At its core, Lucy Prebble’s The Effect asks its audience a question – are we defined by the chemicals in our system? Directed by Louis Catliff, breaking out of his comfort zone as St Andrews Go-to-guy for 20TH Century American drama, the show alternates between the stories of Tristan (Oli Savage) and Connie (Jen Grace), who volunteers in a depression medication trial. The psychiatrist and drug company representative, Dr James (Valentine Moscovici) and Toby (Ebe Bamgboye), are overseeing the operation. In equal measures, funny and heart wrenching, Catliff’s production is certainly one of this semester’s highlights, even if it cannot fully circumvent some slight issues with the script’s ending.
As the trial progresses, Connie and Tristan begin to fall deeper and deeper in love – but is it real, or just a side effect of the drugs they are taking? At the same time, Toby and Dr James are locked in another deep debate– whether depression is born out of a chemical imbalance and could be cured through medication, or if it is a result of the world in which we live and can become an intrinsic part of a person’s identity. All involved give strong performances – Savage and Grace carefully bringing an increasingly manic intensity to their two characters as the prescriptions increase in dosage, and Moscovici and Bamgboye successfully alternating between theoretical arguments and quieter, more contemplative moments. Valentine Moscovici probably gave the stand out performance of the show. As the sole character explicitly living with depression, her moments of intense vulnerability created a much needed sense of pathos in a show that threatened to be overly cerebral at some points.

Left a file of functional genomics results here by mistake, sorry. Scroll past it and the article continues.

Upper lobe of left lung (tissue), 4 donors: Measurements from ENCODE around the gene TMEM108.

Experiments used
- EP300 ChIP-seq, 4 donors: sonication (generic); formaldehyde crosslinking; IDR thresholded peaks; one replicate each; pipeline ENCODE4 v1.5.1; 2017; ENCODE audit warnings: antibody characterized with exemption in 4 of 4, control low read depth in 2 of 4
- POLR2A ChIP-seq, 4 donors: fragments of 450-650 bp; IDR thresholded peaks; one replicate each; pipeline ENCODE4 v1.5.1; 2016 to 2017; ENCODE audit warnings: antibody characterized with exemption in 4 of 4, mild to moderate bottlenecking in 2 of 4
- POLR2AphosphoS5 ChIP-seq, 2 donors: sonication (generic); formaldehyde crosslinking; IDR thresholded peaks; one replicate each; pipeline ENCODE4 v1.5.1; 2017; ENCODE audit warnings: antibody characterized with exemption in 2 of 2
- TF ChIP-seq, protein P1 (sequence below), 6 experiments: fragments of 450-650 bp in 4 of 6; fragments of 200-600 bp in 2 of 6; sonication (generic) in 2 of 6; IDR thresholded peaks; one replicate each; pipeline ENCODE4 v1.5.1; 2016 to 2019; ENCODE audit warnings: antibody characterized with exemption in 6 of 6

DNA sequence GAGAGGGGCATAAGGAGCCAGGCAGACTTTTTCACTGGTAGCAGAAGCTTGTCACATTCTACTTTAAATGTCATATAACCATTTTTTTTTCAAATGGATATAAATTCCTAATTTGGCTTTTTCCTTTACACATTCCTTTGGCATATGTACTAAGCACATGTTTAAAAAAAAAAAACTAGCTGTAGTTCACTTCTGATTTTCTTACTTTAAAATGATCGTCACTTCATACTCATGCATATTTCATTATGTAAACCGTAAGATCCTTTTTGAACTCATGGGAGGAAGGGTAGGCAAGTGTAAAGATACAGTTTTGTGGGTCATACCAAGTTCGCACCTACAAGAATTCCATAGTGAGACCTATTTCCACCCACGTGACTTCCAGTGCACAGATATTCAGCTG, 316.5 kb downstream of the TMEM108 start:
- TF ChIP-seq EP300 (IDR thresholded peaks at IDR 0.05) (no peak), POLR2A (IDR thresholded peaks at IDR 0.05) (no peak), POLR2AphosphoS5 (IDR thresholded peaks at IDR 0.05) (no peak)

It would be remiss to fail to mention the show’s brilliant set and tech design. Beautifully clinical and sharp, in terms of set design, the Barron theatre has never been used to
better effect. All white and square, the set brought a sense of scale to the Barron that engulfed the actors on stage, giving an oppressive, almost totalitarian feeling. Although the tech experienced some issues on the night that I saw it, this could be chalked up to working out first night problems, but did not distract in a major way from the overall effect of the play.
All this said, the script looses steam as soon as it moves out of the trial environment in the last few moments of the play. While the majority of the play is very tight in its scripting, the ending feels slightly too loose – with large jumps in characterisation feeling somewhat unearned or not completely explained. While for the most part the production brought out the strengths of Prebble’s script, I felt the shows ending was somewhat unsatisfactory, good performances trying to get the most out of an uneven finale.
This said, this should not detract from what was all around Catliff’s best show. In stepping out of his comfort zone, the director has dared to dream in bigger and weirder directions. Although the script itself was not perfect, and the show experienced some technical difficulties, The Effect is exactly the kind of show that I would want to see more of in St Andrews – unafraid to tackle big questions, unafraid to give an answer.